Just as Texas athletic director DeLoss Dodds hinted at last week, Big 12 AD’s are set to meet today and tomorrow to discuss what will likely be some form of continuation of the stability teleconference Big 12 officials partook in last week.
With new interim commissioner Chuck Neinas in full-fledged consultant mode and Texas A&M officially a member of the SEC, the Big 12 still has to sort out two major issues: revenue distribution and membership.
How the conference will decide to divvy up the first and second-tier revenue streams from ABC/ESPN and FOX is still a point of concern; the press conference disconnect between Missouri and Oklahoma last week over the six-year grant of TV rights to the conference was hardly a confidence booster for Big 12 survival.
As we touched on yesterday, that revenue-sharing disconnect may have traced back to last spring when Texas, A&M and Oklahoma reportedly shot down the idea of granting first and second-tier TV rights to the conference.
In regards to membership, the Big 12 will need at least 10 members to avoid any financial penalties with the upcoming Big 12 Network, and to continue as a viable product for their TV rights distributors. Who that 10th member will be — Air Force, BYU, Louisville, TCU and West Virginia have all been mentioned by Big 12 officials or by way of the rumor mill — is still unclear.
Equally uncertain is whether Missouri will be a member of the Big 12 at all when they do expand. Chip Brown of Orangebloods.com tweets that the Big 12 is still waiting on a commitment from Mizzou even as the meetings get underway. The rumor mill has been churning for the past couple of weeks about a possible move by Mizzou to the SEC. SEC commissioner Mike Slive has stated that the conference is satisfied at 13 members, although it’s thought that both parties were engaged in some form of back channel discussions over possible membership.
Hopefully, we’ll get some sense of which way Missouri is leaning as these meetings get underway. Right now, though, the Tigers are a wild card.
Neinas was prepared to make a stop in College Station to visit with A&M just before the Aggies left for the SEC. He might want to push his trip to Columbia forward to as soon as possible.
When word first broke of NCAA violations against Ole Miss, word from the Rebels’ football program was one of caution, for it was uncertain how many were targeted against football versus women’s basketball and track and field.
It appears we now know.
On Tuesday evening, the Associated Press reported the NCAA levied 13 allegations out of a possible 28 against the Ole Miss football team, nine of which occurred under the watch of head coach Hugh Freeze. However, it appears the most serious violations were either already know or took place during the Houston Nutt regime.
Included in the allegations are Laremy Tunsil‘s improper benefits, for which the left tackle already sat seven games. Also included are accusations former Nutt assistant David Saunders participated in a scheme to produce fraudulent test scores for recruits — the same allegations currently levied against Louisiana-Lafayette.
The remaining allegations, as detailed by the AP, include run-of-the-mill violations such as having the wrong people provide transportation on recruiting visits or assistant coaches making improper contact with recruits, many of which Ole Miss has already self-reported.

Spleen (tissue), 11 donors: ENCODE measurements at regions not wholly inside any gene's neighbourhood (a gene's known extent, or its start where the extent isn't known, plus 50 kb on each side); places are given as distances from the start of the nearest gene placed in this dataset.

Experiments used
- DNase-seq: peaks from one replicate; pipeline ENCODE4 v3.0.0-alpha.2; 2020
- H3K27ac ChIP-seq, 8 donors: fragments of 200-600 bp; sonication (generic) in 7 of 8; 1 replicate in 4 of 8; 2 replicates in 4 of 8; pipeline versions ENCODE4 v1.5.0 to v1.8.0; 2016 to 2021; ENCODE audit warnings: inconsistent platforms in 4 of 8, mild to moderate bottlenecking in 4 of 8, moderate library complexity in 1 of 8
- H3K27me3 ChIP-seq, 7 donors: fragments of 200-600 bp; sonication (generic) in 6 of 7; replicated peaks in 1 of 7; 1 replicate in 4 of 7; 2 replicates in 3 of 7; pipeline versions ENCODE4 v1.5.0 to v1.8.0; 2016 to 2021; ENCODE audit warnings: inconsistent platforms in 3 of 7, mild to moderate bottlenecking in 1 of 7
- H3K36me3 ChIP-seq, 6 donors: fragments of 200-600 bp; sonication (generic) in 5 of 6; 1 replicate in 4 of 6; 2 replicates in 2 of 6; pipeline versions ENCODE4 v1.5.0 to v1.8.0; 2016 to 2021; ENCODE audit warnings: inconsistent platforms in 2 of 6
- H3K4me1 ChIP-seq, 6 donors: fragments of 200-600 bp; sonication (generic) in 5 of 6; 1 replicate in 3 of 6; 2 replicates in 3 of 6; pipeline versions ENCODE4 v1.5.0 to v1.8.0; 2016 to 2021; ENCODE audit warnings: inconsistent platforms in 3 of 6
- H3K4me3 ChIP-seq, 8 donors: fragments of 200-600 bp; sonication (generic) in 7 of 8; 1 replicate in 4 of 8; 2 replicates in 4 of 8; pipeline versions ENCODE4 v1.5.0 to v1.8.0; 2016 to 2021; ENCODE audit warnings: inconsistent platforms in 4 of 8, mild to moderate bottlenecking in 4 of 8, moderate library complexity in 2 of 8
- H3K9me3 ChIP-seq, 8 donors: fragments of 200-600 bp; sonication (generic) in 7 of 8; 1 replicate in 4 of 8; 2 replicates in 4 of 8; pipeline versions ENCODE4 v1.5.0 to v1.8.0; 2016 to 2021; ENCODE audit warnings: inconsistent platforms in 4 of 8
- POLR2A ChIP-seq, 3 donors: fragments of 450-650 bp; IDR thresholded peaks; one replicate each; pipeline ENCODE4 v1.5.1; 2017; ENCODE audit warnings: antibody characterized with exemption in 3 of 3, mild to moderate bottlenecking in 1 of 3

ESPN recruiting analyst Gerry Hamilton provided a massive public service through his Twitter account on Tuesday, releasing a data dump of fascinating information about the signing class of 2016.
In short, Texas was the most popular breeding ground for FBS prospects, but half of all signees came from a clean sweep from Texas, across the Gulf of Mexico to Florida and up to North Carolina.
The Lone Star State produced 359 players, with nearly half of those heading to Power 5 institutions. In fact, Hamilton reports, 72 of 128 FBS programs and 38 of 64 Power 5’s signed at least one player from Texas.
Florida trailed with 327 players, followed by California with 248 players and Georgia with 225. For what it’s worth, Ohio was not included in the study.
Data dump, begin!
The American Athletic Conference released its 2016 conference schedule highlighted by, oddly enough, non-conference games that pit league gem Houston against Oklahoma (on opening day at Houston’s NRG Stadium) and Louisville (in Houston on Nov. 19).
Those two games, more than any others, will sink or swim the conference’s chances of not only grabbing the Group of Five spot in the New Year’s Six, but a spot in the College Football Playoff itself.
The 2016 conference slate kicks off with Navy meeting Connecticut on Sept. 10 and concludes with the second annual AAC title game on Dec. 3 at a to-be-determined campus site.
The AAC led the way in scheduling Power 5 opponents — highlighted by a Week 3 schedule that will see the entire East Division punching up a weight class — and includes the likes of Florida State, Maryland, N.C. State, Virginia, Syracuse, Kansas, TCU and Oklahoma (for all intents and purposes) visiting AAC campuses.
View the full AAC slate here:
Just like we all thought when watching him play at Notre Dame, Tommy Rees will be in the NFL in 2016. Just not as a quarterback.
The San Diego Chargers announced his hiring as an obnoxiously vague offensive assistant, assisting with the club’s offense in some form that they aren’t inclined to elaborate on.
After completing a career in which he threw for 7,670 yards with 61 touchdowns against 37 interceptions from 2010-13, Rees was cut by the Washington Redskins in 2014, then spent the 2014-15 seasons as a graduate assistant at Northwestern.